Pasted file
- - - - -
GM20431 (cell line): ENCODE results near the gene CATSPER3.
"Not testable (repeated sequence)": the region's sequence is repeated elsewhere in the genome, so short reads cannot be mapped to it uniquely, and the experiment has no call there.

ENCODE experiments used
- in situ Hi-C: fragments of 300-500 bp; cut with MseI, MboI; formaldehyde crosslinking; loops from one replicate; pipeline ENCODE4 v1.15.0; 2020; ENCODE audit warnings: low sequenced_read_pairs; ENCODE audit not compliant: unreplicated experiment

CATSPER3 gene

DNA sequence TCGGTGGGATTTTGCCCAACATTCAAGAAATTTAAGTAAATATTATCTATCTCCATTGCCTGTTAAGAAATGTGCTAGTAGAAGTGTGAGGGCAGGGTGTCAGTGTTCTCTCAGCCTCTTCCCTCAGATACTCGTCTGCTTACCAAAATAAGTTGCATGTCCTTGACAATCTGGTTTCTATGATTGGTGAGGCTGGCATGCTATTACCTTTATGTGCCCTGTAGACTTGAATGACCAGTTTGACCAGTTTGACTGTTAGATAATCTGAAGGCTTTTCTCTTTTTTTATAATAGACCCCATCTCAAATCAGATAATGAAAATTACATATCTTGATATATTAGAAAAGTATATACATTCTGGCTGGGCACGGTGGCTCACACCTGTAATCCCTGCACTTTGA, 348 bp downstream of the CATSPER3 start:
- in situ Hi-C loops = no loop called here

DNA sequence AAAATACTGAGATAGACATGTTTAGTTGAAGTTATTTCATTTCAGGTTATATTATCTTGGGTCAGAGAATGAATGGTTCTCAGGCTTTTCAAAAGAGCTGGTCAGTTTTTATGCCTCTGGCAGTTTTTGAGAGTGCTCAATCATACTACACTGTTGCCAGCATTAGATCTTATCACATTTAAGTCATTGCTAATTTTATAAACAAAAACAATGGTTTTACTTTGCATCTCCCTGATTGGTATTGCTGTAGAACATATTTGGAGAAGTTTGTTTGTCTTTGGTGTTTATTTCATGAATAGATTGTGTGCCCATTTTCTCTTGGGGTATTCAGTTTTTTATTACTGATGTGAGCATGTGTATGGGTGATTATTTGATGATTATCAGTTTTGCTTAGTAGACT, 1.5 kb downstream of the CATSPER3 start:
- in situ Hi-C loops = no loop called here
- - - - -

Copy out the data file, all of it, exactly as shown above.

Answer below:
GM20431 (cell line): ENCODE results near the gene CATSPER3.
"Not testable (repeated sequence)": the region's sequence is repeated elsewhere in the genome, so short reads cannot be mapped to it uniquely, and the experiment has no call there.

ENCODE experiments used
- in situ Hi-C: fragments of 300-500 bp; cut with MseI, MboI; formaldehyde crosslinking; loops from one replicate; pipeline ENCODE4 v1.15.0; 2020; ENCODE audit warnings: low sequenced_read_pairs; ENCODE audit not compliant: unreplicated experiment

CATSPER3 gene

DNA sequence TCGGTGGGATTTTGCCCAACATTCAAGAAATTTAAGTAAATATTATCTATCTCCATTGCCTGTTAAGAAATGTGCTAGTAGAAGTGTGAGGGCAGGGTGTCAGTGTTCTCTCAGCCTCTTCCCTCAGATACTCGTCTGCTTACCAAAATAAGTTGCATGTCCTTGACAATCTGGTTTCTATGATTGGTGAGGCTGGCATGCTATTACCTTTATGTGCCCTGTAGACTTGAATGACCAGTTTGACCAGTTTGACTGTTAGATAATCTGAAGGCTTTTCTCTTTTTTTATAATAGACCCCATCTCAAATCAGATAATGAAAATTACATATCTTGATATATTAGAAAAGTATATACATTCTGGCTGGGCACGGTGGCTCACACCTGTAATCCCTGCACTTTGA, 348 bp downstream of the CATSPER3 start:
- in situ Hi-C loops = no loop called here

DNA sequence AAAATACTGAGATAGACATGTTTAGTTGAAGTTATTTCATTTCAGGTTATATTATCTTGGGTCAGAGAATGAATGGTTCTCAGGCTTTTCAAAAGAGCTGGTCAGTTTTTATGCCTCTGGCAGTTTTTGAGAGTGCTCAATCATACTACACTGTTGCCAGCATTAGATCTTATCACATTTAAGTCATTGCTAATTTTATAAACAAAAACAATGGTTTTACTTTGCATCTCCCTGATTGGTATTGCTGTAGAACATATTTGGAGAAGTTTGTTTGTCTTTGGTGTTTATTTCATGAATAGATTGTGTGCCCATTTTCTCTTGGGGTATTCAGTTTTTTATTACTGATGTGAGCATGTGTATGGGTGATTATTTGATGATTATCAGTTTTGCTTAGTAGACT, 1.5 kb downstream of the CATSPER3 start:
- in situ Hi-C loops = no loop called here